In 1964 the Francoism celebrates the “25 years of peace” with a tight control of information through the No-Do. That’s when a young man decides to take a 16mm camera and go out to shoot places and people that the regime would never want to show.

Llorenç Soler (Valencia, 1936) is one of the pioneers of independent documentary filmmaking in Spain. He belongs to the generation -and is one of the main protagonists- that during the 1960s began filming independent and alternative documentaries regarding the punitive monopoly exercised by the Francoist state in the media, both in television (TVE) and in informative cinema (NO-DO).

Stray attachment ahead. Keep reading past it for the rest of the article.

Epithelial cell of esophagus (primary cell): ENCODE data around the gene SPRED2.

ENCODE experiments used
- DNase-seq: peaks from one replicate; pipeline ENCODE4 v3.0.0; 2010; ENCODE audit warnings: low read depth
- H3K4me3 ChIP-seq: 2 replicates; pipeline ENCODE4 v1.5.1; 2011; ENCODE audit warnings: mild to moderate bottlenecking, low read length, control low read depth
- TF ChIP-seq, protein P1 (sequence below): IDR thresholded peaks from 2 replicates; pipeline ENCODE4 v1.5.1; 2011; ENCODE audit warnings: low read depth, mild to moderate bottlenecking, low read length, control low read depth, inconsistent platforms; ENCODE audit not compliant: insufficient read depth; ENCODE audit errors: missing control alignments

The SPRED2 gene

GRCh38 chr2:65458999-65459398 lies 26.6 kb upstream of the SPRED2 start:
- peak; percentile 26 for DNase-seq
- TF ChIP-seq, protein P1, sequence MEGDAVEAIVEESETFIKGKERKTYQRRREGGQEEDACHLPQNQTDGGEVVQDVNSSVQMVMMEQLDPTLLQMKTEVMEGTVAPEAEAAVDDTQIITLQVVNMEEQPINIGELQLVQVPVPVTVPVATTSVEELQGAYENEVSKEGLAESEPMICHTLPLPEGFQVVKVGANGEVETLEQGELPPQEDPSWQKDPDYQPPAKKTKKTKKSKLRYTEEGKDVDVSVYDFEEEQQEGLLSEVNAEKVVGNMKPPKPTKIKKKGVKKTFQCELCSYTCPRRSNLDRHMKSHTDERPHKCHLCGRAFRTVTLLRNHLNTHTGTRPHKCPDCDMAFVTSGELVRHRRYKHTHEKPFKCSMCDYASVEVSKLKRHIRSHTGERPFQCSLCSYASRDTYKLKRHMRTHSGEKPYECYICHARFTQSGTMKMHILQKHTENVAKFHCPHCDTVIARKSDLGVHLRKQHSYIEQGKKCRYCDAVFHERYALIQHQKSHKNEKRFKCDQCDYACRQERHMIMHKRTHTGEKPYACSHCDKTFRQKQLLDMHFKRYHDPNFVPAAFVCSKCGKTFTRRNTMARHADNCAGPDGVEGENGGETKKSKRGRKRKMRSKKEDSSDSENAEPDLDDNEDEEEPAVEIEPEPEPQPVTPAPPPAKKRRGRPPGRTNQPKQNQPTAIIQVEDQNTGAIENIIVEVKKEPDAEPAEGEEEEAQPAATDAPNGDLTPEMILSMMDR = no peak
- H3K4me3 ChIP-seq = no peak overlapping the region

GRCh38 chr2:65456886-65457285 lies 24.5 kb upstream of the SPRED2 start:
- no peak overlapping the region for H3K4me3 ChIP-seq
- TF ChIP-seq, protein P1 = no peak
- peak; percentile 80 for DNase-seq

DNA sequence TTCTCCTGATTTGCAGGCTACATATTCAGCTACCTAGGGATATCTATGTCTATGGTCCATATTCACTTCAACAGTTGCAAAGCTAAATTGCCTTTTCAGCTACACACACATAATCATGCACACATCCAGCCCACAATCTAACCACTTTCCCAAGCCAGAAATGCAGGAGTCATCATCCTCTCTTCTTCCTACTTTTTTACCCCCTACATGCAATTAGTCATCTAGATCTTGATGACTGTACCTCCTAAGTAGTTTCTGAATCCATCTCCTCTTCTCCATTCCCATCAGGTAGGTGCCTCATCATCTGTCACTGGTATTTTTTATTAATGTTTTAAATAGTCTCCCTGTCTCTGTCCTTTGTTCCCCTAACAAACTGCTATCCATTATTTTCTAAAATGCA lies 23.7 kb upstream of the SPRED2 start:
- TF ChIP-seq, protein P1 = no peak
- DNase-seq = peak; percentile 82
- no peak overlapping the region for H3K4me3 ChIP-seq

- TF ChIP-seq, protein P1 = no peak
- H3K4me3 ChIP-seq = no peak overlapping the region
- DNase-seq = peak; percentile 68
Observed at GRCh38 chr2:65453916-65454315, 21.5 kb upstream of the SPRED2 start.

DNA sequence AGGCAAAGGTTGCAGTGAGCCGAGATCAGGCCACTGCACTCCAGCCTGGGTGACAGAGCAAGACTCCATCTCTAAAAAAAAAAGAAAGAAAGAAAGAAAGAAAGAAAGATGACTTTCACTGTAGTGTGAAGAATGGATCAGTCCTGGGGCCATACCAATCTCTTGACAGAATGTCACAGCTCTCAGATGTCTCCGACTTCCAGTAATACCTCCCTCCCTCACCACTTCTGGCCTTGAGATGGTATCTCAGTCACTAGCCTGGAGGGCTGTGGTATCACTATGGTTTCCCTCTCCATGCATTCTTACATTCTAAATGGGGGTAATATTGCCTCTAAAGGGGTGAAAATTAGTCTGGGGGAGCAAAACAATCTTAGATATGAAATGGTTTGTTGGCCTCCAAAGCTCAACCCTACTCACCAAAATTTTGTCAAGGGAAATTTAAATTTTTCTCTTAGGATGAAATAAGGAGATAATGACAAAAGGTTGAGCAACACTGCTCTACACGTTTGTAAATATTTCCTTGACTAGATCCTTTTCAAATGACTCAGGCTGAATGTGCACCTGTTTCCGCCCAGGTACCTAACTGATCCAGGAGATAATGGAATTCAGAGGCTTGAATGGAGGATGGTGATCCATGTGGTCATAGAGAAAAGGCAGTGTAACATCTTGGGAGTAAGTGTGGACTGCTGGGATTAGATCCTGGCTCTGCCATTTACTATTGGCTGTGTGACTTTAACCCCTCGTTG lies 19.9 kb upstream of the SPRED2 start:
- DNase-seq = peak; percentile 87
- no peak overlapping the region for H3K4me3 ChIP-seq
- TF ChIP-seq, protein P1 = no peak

Since then, Soler has been a master of documentary filmmakers, both technically and stylistically, and ethically and morally, since he has understood documentary as the genre that can give voice to those who have never had it, systematically denied by power.

And yet we can say that Soler is a documentary filmmaker by accident, not vocational. In fact, he would never wanted to be more than an amateur, etymologically a lover of his work. Ultimately, Soler is a man who has always needed to express himself, either by filming, or by photographing, writing poetry or painting. A creative, free and incorruptible man. A drive for honesty.